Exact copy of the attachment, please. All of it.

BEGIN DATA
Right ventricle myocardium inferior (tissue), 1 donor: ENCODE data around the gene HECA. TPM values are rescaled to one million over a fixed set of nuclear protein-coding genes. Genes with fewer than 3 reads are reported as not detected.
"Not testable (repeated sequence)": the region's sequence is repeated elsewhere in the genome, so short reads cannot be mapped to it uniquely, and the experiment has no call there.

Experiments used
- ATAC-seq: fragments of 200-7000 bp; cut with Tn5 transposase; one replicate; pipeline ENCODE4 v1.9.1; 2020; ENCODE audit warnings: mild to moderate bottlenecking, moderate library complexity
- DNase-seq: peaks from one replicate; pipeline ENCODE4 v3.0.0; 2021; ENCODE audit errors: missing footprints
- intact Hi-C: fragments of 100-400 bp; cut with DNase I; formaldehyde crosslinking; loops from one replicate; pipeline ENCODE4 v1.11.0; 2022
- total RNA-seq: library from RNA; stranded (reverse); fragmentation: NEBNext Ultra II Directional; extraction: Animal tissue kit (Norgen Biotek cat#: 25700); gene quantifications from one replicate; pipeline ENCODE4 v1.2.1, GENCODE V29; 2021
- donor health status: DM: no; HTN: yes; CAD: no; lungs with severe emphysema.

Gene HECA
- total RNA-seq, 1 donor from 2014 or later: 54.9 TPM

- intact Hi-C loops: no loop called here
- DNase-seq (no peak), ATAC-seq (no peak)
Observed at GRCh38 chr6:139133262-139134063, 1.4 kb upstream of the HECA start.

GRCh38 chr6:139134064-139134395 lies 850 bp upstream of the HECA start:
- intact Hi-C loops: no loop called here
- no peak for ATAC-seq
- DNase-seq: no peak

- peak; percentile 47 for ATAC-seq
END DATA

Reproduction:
Right ventricle myocardium inferior (tissue), 1 donor: ENCODE data around the gene HECA. TPM values are rescaled to one million over a fixed set of nuclear protein-coding genes. Genes with fewer than 3 reads are reported as not detected.
"Not testable (repeated sequence)": the region's sequence is repeated elsewhere in the genome, so short reads cannot be mapped to it uniquely, and the experiment has no call there.

Experiments used
- ATAC-seq: fragments of 200-7000 bp; cut with Tn5 transposase; one replicate; pipeline ENCODE4 v1.9.1; 2020; ENCODE audit warnings: mild to moderate bottlenecking, moderate library complexity
- DNase-seq: peaks from one replicate; pipeline ENCODE4 v3.0.0; 2021; ENCODE audit errors: missing footprints
- intact Hi-C: fragments of 100-400 bp; cut with DNase I; formaldehyde crosslinking; loops from one replicate; pipeline ENCODE4 v1.11.0; 2022
- total RNA-seq: library from RNA; stranded (reverse); fragmentation: NEBNext Ultra II Directional; extraction: Animal tissue kit (Norgen Biotek cat#: 25700); gene quantifications from one replicate; pipeline ENCODE4 v1.2.1, GENCODE V29; 2021
- donor health status: DM: no; HTN: yes; CAD: no; lungs with severe emphysema.

Gene HECA
- total RNA-seq, 1 donor from 2014 or later: 54.9 TPM

- intact Hi-C loops: no loop called here
- DNase-seq (no peak), ATAC-seq (no peak)
Observed at GRCh38 chr6:139133262-139134063, 1.4 kb upstream of the HECA start.

GRCh38 chr6:139134064-139134395 lies 850 bp upstream of the HECA start:
- intact Hi-C loops: no loop called here
- no peak for ATAC-seq
- DNase-seq: no peak

- peak; percentile 47 for ATAC-seq